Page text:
Google might be the most popular search engine in the world, but Microsoft's Bing one-ups Google in the fun department: emojis.

Microsoft just rolled out support for searching with emojis on Bing, which means users who do not want to type an entire word into the search box can search using emojis instead.

Bing will recognize the small graphic image and will come up with semantic search results related to that emoji. For example, searching with a kissing face emoji brings up the Wikipedia page for "kiss" and a number of tutorial videos and articles on the art of kissing.

"With the explosion of mobile devices and the ubiquity of texting, it has become a shorthand language used by billions of us around the world," writes Nick Roberts, Microsoft's senior program manager for Bing relevance and intent. "At Bing, we want you to be able to search the same way you communicate every day."

Users can also search using a combination of emojis or a combination of emojis and text. For example, a search using the emoji for hot springs and an emoji of the Japanese flag brought up results for onsen, or public Japanese bathing facilities built around hot springs. On the other hand, searching with the emoji for coffee combined with the words "San Francisco" led to search results including Yelp reviews for San Francisco's best coffee shops, travel guides for San Francisco and a list articles for the best coffee in the city.

"Emoji search on Bing can be even more powerful than just finding out an emoji's meaning," says Roberts. "You can combine them to create more multi-word searches."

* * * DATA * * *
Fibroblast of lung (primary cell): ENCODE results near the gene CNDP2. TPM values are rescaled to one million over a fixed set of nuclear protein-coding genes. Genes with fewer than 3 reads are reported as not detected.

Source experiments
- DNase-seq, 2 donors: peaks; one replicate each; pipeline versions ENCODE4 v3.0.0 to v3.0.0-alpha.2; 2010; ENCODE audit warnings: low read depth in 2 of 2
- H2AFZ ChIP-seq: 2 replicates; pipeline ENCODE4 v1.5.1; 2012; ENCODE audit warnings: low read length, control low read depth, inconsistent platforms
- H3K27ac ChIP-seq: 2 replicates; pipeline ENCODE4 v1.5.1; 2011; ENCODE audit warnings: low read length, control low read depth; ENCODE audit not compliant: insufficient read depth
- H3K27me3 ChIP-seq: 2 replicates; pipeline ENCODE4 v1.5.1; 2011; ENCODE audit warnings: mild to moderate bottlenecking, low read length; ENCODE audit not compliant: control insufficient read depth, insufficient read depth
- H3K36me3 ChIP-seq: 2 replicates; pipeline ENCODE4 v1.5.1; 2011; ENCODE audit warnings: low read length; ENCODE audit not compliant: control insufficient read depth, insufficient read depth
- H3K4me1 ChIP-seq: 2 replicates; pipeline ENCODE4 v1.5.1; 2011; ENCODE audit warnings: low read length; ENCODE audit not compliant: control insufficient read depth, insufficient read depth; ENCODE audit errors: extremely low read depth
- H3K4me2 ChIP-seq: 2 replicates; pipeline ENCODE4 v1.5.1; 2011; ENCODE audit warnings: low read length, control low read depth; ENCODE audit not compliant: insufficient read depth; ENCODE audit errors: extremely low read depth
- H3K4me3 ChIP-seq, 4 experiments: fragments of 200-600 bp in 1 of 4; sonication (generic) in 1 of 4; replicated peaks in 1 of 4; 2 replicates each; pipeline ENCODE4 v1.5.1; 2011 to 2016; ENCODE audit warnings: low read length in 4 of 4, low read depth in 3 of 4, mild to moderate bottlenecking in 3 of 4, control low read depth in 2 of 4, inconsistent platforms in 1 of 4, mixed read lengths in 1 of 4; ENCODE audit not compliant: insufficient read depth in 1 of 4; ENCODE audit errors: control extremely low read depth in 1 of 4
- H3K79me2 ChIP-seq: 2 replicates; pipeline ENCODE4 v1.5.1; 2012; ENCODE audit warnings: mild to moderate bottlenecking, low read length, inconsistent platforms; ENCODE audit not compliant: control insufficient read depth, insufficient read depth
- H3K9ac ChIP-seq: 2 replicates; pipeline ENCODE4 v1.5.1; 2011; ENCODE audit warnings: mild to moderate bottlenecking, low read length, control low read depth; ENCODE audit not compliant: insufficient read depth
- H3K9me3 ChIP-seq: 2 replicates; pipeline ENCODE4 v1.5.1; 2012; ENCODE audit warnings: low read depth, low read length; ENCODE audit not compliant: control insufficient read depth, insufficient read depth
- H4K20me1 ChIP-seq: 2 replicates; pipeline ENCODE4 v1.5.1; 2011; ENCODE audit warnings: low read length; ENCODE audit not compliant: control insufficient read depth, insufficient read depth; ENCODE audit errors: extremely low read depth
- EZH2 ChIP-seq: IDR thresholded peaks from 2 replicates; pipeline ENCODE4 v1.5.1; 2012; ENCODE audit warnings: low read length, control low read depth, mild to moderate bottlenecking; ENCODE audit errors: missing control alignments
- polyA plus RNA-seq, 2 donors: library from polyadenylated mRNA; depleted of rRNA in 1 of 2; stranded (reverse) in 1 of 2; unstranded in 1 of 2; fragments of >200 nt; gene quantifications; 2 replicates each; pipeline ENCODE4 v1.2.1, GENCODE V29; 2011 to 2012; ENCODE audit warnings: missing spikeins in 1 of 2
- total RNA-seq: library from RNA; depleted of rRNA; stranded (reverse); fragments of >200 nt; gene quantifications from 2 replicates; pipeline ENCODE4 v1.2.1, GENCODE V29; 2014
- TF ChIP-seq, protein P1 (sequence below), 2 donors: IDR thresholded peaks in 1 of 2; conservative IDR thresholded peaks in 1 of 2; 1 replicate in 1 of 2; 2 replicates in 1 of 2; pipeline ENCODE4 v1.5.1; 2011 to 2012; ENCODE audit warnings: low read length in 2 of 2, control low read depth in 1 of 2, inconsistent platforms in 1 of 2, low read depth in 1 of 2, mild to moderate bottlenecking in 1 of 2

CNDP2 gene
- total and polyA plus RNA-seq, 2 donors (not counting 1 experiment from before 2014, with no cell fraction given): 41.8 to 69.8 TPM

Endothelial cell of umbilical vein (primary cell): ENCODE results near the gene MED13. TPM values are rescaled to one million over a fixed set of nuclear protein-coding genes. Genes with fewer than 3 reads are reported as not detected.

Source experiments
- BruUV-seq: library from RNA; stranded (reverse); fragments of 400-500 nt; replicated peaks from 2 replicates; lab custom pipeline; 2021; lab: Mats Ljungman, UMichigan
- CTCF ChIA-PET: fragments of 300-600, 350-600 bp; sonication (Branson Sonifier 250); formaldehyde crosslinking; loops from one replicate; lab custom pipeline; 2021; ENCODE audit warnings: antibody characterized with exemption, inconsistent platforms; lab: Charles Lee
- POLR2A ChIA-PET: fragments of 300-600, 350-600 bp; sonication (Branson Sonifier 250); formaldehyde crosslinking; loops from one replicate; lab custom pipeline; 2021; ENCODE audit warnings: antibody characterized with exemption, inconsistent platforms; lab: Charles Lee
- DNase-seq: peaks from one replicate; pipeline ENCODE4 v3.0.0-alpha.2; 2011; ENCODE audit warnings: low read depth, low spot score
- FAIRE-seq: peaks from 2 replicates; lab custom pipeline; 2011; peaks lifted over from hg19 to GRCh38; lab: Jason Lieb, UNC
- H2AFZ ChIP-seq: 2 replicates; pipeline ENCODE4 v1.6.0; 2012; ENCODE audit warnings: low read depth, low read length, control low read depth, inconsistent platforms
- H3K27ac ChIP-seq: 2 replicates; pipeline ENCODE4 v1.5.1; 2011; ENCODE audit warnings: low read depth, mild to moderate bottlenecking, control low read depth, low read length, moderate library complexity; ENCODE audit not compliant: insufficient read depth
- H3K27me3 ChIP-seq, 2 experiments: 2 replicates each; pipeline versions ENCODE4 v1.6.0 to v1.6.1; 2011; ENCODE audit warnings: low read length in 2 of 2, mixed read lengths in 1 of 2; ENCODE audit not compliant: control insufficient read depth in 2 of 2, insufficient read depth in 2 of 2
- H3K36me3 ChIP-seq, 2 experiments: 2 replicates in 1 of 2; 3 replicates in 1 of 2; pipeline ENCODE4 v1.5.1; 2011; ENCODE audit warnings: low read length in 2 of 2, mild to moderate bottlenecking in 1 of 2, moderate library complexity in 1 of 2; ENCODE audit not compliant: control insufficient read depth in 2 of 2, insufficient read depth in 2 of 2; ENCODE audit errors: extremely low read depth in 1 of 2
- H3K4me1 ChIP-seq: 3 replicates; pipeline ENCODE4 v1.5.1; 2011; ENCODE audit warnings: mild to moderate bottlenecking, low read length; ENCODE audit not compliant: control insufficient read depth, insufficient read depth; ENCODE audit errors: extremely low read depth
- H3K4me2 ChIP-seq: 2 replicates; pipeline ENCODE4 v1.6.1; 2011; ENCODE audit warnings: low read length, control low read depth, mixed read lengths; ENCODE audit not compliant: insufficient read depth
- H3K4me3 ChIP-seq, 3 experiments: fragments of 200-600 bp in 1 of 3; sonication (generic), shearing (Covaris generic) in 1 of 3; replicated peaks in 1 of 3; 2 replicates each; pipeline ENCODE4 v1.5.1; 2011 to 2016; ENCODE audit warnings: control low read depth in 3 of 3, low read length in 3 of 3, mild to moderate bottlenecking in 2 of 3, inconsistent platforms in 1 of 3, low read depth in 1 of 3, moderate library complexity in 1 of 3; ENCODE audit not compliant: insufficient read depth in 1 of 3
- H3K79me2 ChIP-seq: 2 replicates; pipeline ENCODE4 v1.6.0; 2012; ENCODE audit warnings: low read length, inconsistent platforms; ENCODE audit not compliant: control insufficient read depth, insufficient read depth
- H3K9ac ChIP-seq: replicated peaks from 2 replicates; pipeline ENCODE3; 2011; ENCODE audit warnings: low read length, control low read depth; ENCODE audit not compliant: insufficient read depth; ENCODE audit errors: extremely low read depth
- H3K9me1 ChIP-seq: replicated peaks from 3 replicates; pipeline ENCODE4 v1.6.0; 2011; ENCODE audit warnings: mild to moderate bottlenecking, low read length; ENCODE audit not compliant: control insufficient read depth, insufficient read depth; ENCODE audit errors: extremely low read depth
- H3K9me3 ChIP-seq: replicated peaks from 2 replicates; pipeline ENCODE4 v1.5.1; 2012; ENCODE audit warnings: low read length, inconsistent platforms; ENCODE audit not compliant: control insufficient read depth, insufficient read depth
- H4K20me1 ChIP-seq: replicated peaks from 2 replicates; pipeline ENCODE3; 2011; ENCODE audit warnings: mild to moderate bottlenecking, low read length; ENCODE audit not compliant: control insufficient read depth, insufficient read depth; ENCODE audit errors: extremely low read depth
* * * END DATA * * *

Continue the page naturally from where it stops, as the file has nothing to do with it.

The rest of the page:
However, emoji search only works seamlessly on Bing mobile, since emojis are more often used in mobile than on desktop browsers. On Google Chrome, for instance, emojis show up as little thin rectangles that the browser cannot recognize, although Bing still recognizes their meanings and returns relevant results. Other browsers such as Firefox and Internet Explorer show these emojis just fine, though.

This isn't the first time Microsoft has gone ahead of Google in incorporating new ways to make search different. For instance, Microsoft also included support for Bitcoin conversion, while Google remains stuck with standard currency conversions.

However unique Bing's new features may be, though, the second biggest search engine still has an uphill climb ahead. Google owns a whopping 67.6 percent of the search market share, while Bing trails at a distant second with 18.7 percent. It may take more than emoji searches to win over Google's audience.

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